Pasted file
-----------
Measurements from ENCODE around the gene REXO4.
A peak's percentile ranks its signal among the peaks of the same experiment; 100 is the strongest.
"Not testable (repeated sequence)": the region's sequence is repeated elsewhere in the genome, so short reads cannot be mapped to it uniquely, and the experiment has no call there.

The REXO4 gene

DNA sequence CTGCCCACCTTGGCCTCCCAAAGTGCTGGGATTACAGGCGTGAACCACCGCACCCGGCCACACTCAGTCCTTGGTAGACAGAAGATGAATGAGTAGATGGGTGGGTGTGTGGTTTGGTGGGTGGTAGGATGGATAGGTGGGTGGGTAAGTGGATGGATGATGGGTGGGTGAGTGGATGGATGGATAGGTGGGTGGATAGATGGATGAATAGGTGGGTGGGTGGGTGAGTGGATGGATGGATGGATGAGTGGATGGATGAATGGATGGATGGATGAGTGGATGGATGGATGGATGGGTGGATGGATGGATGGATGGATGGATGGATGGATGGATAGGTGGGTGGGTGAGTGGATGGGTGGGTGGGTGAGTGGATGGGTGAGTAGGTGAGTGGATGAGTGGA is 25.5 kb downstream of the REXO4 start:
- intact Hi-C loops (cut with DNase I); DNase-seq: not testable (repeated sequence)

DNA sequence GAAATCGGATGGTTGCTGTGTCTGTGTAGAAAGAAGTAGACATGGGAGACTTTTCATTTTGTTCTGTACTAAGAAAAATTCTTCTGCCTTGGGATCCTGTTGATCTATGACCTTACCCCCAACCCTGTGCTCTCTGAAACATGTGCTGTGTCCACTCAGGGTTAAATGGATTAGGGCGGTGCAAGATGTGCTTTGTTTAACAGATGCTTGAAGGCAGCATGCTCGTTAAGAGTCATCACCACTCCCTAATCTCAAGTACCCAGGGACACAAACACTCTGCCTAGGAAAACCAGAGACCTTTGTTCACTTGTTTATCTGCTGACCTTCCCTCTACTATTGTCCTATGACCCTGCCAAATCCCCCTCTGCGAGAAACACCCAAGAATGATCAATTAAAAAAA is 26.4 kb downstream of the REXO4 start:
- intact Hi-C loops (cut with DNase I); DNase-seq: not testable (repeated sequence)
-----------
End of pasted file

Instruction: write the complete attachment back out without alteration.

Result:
Measurements from ENCODE around the gene REXO4.
A peak's percentile ranks its signal among the peaks of the same experiment; 100 is the strongest.
"Not testable (repeated sequence)": the region's sequence is repeated elsewhere in the genome, so short reads cannot be mapped to it uniquely, and the experiment has no call there.

The REXO4 gene

DNA sequence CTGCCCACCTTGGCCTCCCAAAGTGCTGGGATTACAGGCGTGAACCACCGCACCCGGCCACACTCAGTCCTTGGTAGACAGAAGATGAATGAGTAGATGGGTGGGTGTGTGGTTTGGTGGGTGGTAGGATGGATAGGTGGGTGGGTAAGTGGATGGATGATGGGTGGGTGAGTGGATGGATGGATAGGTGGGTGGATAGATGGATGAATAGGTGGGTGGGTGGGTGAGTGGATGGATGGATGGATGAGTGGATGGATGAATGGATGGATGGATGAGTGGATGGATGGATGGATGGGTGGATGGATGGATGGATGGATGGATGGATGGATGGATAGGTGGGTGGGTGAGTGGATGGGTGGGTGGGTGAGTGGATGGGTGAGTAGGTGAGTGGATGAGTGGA is 25.5 kb downstream of the REXO4 start:
- intact Hi-C loops (cut with DNase I); DNase-seq: not testable (repeated sequence)

DNA sequence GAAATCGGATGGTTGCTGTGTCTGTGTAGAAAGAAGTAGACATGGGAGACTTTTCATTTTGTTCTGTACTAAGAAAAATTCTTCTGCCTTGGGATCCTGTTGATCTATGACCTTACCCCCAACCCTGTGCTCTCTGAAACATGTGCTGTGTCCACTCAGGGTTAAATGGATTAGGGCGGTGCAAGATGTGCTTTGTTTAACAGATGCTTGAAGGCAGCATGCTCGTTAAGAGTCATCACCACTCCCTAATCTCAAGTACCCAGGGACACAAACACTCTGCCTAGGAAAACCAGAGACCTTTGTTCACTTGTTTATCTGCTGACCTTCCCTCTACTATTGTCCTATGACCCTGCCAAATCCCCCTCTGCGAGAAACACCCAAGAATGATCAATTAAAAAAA is 26.4 kb downstream of the REXO4 start:
- intact Hi-C loops (cut with DNase I); DNase-seq: not testable (repeated sequence)